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An extra ounce of power

'Why did you refuse to join the army? Wasn’t it unpatriotic?' I asked rather disingenuously. 'Unless you have a very good reason to kill, war is wrong,' said Ali, repeating what he had said at the time.
Last Updated : 01 June 2024, 00:19 IST
Last Updated : 01 June 2024, 00:19 IST

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Impossible is just a big word thrown around by small men who find it easier to live in the world they’ve been given than to explore the power they have to change it. Impossible is not a fact. It’s an opinion. Impossible is not a declaration. It’s a dare. Impossible is potential. Impossible is temporary. Impossible is nothing.”
- Muhammad Ali

I’m a little wary of people who blow their own trumpet loudly and often, so it was with mixed feelings of awe and a sort of distaste that I waited for Muhammad Ali. Three-time winner of the World heavyweight title and the winner of 56 of the 61 professional fights of his career, Ali was a force to reckon with. Ah… there he was. The stooped posture and shuffling steps that he developed towards the end of his life made my heart soften — this was not the man who declared that he would “Float like a butterfly, sting like a bee. The hands can’t hit what the eyes can’t see. Now you see me, now you don’t” boxer of legend. It was a man old beyond his years and stricken with Parkinson’s. “Thank you, sir, for agreeing to meet with me,” I said. Ali nodded and smiled as he sat down. “Can we start with you telling us something about your early life? You weren’t born Mohammed Ali, were you?” “My birth name was Cassius Clay. I was named after a white farmer who emancipated 40 slaves. In the 50s segregation and slavery were a ‘natural’ phenomena in the American south. My father painted billboards and my mother worked as a domestic help. As a child, I saw all the white objects and people in literature, in media and even in household products and I wondered why black people weren’t shown like that.”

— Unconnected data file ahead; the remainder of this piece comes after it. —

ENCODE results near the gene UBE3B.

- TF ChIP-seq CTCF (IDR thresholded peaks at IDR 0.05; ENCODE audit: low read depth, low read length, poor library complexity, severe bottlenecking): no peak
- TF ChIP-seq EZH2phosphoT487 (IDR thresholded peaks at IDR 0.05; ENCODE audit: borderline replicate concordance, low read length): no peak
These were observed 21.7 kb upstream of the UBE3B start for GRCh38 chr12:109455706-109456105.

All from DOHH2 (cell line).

Ah… there was the activist Ali that we knew so well in his later days. But we were getting ahead of ourselves. “Yes, I’d love to hear more on that but can you first tell us how you got into boxing?” “A Louisville policeman, Joe Martin saw some potential in me and began to tutor me in boxing at the age of 12. I think I caught people’s attention in the early days more because of my personality than because of my boxing,” he laughed. “I wasn’t by any stretch of imagination humble. And I know that that put off some people who thought that a black man had no right to be so outrageously defiant. I told people that I was the greatest and people believed it! I did, however, win the Olympic gold in 1960 but it was in 1964 that the game that stunned everyone came. I challenged Sonny Liston for the heavyweight championship of the world. And I won! That same year, I accepted the teachings of the Nation of Islam and changed my name.”

“Why did you refuse to join the army? Wasn’t it unpatriotic?” I asked rather disingenuously. “Unless you have a very good reason to kill, war is wrong,” said Ali, repeating what he had said at the time. Ali was banned from boxing and returned to the ring only in 1970. He was no longer as fast as he once was and in 1971, he lost to Joe Frazier who was then the heavy weight champion. “How did it feel when you lost to Frazier?” I asked. Ali shrugged. “At the end of the day, It’s just a job. Grass grows, birds fly, waves pound the sand. I beat people up. You shouldn’t fear failure,” he went on. “We must take risks to progress in life. When you saw me in the boxing ring fighting, it wasn’t just so I could beat my opponent. My fighting had a purpose. I had to be successful in order to get people to listen to the things I had to say... I hoped to inspire others to take control of their lives and to live with pride and self-determination.”

“There was no point to an Olympic medal if I was still denied service at a diner.” I remembered that this had happened right after the Olympic win. “You see, I was the Louisville Lip, no doubt, but I want to be remembered as someone who spoke the unflinching truth to his generation and became a symbol of dignity to all African Americans.” “Yes, your charm and wit are legendary,” I said. “I especially remember that interview where you countered the argument that not all white people are racists.” Ali chuckled. “Yes. What?! I’m going to forget the 400 years of lynching and killing and raping and depriving my people of freedom and justice and equality… and I’m gonna look at two or three white people who are trying to do right and ignore the million trying to kill me? I’m not that big of a fool,”

“I think you made your point loud and clear,” I said with a grin. It was certainly louder and clearer than the myriad “It’s hard to be humble when you’re as great as I am.” statements.

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Published 01 June 2024, 00:19 IST

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